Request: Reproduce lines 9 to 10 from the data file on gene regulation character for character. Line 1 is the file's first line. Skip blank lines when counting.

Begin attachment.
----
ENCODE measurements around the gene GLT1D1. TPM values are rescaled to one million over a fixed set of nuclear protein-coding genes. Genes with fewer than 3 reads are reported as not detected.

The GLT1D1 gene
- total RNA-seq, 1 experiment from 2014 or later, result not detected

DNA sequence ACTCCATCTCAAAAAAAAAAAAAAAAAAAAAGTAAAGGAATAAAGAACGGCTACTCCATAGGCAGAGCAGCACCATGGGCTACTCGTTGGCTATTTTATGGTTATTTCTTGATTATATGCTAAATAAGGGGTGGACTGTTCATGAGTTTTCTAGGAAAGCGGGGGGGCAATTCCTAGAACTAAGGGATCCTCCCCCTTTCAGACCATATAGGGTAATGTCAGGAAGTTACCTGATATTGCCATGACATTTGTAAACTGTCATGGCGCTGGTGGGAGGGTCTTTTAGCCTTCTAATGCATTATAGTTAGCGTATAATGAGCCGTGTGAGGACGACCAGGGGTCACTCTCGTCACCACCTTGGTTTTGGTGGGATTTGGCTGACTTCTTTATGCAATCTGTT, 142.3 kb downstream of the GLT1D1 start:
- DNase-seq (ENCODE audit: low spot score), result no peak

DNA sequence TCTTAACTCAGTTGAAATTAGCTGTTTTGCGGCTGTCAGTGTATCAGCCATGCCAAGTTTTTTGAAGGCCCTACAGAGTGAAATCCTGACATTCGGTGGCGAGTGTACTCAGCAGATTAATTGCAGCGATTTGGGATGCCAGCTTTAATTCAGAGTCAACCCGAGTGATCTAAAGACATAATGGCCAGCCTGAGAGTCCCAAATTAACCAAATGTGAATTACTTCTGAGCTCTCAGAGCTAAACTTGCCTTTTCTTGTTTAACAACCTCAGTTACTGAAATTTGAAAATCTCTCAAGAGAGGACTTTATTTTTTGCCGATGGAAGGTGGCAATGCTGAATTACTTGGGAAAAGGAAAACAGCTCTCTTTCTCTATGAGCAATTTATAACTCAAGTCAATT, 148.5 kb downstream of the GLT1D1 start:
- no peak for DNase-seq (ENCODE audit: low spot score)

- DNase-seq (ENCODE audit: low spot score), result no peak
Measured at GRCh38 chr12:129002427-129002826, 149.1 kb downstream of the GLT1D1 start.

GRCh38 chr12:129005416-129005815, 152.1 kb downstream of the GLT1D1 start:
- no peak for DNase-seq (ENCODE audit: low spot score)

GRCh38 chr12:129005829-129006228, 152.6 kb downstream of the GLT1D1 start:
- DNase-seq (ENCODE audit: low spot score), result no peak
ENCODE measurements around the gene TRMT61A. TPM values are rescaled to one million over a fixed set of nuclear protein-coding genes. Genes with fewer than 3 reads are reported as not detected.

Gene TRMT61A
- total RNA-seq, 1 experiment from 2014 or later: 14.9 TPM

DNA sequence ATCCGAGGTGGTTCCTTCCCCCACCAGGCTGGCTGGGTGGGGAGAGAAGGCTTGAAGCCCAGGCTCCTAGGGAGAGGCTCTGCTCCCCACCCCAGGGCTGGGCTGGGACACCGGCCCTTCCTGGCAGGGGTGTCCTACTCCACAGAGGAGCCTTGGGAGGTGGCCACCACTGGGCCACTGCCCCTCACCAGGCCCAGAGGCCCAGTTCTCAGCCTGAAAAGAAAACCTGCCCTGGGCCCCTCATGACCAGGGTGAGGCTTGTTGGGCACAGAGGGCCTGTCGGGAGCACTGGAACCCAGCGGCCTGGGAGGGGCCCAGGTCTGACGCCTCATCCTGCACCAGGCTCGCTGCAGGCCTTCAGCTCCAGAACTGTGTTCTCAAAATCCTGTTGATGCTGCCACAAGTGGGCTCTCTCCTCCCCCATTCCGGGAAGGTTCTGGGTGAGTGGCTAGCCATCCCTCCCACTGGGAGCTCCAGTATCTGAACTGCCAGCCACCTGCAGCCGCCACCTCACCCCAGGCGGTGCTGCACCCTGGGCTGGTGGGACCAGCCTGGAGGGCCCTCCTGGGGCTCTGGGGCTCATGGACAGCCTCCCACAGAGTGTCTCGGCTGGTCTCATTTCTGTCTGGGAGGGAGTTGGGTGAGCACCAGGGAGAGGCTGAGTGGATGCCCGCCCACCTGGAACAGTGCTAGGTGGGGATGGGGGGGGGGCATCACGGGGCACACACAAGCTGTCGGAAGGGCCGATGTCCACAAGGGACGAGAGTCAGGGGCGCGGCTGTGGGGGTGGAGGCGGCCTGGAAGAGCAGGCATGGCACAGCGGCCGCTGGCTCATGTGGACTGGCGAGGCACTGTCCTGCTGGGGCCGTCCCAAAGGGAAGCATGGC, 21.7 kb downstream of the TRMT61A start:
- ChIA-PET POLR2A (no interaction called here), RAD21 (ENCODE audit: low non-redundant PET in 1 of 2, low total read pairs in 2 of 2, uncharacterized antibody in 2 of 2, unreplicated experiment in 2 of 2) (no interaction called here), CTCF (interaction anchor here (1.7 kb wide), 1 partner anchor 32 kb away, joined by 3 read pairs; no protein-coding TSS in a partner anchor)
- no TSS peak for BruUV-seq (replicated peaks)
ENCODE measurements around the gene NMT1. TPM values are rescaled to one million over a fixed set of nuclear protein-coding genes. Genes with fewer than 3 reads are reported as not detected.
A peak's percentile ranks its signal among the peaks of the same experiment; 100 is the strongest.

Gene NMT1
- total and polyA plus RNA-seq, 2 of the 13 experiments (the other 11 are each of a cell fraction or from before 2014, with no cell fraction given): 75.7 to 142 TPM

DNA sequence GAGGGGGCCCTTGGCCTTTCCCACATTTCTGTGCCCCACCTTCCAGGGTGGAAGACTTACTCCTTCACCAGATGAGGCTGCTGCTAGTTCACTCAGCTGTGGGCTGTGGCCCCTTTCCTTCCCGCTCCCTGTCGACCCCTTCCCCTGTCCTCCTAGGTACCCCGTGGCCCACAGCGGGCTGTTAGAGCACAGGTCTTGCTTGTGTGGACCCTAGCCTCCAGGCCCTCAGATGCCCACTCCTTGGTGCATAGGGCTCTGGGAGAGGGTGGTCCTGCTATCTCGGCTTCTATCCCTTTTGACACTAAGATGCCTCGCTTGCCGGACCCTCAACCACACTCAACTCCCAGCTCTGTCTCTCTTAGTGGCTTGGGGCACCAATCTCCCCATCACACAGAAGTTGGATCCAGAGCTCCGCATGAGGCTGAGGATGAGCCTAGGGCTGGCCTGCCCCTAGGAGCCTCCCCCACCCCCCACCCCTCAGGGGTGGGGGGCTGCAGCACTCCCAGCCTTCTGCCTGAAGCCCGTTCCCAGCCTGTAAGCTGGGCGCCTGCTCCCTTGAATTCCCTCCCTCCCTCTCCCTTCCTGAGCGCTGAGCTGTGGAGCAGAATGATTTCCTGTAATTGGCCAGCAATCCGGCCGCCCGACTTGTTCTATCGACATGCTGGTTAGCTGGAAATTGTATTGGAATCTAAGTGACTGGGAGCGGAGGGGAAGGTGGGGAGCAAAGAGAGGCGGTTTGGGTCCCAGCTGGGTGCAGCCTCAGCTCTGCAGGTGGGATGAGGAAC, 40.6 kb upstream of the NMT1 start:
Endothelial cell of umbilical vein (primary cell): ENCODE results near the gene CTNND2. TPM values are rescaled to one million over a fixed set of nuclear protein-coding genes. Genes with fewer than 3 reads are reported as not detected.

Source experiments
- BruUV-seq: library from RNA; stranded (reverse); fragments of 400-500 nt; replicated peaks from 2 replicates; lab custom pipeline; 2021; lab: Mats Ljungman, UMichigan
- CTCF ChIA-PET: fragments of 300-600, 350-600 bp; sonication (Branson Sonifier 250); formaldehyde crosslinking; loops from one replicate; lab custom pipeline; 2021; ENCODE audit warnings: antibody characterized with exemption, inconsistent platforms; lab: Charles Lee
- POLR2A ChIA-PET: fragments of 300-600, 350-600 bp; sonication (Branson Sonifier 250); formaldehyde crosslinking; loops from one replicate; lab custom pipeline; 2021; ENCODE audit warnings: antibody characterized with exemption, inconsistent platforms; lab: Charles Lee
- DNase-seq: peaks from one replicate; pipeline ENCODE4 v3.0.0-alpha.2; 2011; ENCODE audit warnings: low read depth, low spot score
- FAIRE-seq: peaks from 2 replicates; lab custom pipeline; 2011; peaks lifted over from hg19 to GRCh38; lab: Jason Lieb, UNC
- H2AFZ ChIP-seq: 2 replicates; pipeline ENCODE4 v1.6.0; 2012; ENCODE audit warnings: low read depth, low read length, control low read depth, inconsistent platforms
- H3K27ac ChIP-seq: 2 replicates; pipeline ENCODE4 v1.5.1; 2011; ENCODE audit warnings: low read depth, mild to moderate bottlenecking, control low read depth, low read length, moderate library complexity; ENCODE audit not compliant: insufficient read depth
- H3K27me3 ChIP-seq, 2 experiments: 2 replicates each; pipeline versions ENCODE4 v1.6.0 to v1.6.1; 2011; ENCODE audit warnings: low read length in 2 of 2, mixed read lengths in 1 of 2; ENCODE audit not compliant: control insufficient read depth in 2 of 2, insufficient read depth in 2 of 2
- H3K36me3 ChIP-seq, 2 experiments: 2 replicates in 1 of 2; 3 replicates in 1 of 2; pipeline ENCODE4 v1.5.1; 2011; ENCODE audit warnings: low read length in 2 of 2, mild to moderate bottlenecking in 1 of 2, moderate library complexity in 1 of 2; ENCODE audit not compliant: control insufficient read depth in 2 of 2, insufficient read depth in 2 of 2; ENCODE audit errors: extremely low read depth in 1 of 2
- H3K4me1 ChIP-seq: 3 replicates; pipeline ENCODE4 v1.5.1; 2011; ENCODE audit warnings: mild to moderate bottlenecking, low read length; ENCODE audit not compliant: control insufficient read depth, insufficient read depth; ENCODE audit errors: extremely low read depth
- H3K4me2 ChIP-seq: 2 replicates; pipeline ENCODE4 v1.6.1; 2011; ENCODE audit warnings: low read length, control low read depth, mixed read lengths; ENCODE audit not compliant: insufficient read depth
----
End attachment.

Measured at GRCh38 chr12:129002427-129002826, 149.1 kb downstream of the GLT1D1 start.

GRCh38 chr12:129005416-129005815, 152.1 kb downstream of the GLT1D1 start: